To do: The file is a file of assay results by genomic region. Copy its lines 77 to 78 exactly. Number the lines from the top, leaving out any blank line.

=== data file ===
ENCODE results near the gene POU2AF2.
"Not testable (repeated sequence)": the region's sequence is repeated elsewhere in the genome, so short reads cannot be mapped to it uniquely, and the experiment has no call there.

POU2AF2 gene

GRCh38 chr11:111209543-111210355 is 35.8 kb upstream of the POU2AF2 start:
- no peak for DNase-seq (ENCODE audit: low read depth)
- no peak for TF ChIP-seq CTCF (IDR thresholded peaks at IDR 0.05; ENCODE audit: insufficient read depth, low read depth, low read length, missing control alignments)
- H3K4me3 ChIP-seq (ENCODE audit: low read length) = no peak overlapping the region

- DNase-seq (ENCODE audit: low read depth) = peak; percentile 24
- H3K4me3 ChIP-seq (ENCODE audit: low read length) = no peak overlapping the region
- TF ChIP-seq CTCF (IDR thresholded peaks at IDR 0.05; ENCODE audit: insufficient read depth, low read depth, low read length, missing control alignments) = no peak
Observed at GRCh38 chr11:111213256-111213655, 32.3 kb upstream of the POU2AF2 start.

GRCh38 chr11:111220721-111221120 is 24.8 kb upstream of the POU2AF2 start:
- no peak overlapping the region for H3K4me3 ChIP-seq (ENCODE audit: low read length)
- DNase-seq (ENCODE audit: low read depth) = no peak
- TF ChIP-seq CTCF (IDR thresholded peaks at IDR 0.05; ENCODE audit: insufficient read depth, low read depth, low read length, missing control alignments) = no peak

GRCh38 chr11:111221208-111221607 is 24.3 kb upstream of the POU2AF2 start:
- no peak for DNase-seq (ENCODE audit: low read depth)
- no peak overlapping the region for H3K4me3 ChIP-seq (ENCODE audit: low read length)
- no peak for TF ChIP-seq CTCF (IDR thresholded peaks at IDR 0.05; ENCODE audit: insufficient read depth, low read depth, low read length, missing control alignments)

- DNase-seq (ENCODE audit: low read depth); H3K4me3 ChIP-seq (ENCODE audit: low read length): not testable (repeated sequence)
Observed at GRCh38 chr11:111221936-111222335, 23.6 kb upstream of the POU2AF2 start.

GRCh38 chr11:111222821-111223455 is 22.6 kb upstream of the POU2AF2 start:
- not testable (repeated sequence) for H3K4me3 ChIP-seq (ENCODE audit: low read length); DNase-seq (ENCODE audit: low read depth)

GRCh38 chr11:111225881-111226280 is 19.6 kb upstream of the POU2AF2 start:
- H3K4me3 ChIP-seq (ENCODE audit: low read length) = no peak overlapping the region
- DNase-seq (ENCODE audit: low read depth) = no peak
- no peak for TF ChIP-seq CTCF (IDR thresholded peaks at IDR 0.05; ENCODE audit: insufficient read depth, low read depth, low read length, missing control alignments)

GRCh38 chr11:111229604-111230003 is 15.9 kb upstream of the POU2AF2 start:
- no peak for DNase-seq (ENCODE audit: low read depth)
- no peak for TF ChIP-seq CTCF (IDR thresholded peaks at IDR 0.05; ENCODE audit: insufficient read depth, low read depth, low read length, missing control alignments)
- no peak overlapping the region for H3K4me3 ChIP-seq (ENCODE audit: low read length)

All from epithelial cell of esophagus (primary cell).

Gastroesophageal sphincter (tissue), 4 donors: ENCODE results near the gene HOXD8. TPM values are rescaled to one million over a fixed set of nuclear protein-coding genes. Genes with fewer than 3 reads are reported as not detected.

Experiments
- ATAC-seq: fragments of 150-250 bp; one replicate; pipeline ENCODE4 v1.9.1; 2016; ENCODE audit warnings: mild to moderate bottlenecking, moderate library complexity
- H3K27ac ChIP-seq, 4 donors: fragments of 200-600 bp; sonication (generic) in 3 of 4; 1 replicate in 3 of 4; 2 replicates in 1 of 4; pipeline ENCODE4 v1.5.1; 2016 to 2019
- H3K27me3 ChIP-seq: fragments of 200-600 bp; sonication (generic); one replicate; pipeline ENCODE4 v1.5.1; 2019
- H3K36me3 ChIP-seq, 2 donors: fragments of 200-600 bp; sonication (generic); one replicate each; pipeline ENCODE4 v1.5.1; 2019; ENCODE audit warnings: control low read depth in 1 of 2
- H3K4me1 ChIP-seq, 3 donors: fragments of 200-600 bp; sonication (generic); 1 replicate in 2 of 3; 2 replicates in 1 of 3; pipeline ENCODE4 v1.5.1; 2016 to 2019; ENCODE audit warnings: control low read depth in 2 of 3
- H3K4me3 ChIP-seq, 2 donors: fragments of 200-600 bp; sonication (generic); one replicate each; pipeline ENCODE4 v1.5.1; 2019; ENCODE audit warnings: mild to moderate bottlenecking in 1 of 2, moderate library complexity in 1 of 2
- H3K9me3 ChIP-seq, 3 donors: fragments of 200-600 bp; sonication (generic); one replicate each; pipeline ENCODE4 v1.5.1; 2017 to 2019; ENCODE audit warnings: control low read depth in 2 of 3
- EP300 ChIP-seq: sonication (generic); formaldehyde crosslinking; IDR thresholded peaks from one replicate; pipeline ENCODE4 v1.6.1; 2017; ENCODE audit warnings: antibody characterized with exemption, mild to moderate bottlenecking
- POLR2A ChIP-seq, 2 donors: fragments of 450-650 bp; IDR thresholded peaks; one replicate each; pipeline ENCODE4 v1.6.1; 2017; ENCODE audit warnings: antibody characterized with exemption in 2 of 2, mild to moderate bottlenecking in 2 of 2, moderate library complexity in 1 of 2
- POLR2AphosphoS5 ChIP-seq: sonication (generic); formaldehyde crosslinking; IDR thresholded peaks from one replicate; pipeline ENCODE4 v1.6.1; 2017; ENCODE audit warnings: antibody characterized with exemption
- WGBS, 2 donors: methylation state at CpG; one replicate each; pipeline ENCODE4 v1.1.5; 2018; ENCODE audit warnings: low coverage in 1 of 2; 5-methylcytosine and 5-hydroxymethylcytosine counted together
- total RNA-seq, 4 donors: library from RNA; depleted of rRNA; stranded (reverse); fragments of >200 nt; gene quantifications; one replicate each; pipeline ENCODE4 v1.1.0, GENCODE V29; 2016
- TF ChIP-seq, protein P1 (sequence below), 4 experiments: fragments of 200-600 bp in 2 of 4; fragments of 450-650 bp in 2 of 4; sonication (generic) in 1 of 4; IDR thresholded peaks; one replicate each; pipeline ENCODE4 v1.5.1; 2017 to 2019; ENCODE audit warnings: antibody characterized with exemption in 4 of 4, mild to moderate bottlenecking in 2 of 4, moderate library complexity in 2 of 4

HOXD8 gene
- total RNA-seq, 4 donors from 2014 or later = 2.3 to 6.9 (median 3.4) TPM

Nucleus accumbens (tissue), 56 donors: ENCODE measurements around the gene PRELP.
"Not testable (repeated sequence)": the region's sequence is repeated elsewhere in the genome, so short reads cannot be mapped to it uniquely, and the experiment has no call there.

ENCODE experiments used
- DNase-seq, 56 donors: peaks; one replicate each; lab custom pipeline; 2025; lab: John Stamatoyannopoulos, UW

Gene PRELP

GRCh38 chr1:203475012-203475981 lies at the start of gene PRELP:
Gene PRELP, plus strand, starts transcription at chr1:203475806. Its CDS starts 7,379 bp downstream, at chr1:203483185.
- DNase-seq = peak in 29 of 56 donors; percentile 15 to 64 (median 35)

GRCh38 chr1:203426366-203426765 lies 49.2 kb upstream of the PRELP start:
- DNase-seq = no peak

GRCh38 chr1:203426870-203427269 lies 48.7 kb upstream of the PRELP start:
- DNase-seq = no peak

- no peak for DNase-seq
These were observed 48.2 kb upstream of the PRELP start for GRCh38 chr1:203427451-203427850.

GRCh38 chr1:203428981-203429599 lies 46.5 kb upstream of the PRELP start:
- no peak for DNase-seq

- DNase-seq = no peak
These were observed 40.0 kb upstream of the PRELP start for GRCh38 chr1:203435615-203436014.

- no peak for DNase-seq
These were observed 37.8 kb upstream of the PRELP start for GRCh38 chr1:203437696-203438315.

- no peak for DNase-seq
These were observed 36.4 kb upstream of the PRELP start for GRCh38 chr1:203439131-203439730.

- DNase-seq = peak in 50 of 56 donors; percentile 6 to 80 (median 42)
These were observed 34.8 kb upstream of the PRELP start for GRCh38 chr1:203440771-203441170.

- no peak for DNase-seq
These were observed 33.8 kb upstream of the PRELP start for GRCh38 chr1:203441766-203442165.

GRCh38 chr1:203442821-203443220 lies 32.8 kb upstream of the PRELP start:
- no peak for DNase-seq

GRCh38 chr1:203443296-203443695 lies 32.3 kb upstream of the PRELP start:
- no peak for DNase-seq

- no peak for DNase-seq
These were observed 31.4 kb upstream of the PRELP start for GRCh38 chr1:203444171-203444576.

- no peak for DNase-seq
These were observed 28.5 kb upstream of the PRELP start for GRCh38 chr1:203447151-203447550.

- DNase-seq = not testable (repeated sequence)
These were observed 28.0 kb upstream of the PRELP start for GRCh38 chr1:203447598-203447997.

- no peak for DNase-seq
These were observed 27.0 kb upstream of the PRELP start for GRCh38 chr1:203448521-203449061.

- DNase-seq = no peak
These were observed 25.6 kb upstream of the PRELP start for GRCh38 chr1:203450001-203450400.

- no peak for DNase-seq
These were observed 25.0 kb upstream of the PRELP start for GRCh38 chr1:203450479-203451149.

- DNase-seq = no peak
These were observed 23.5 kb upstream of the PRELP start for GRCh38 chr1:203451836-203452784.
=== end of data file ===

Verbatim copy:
- no peak for DNase-seq

GRCh38 chr1:203443296-203443695 lies 32.3 kb upstream of the PRELP start: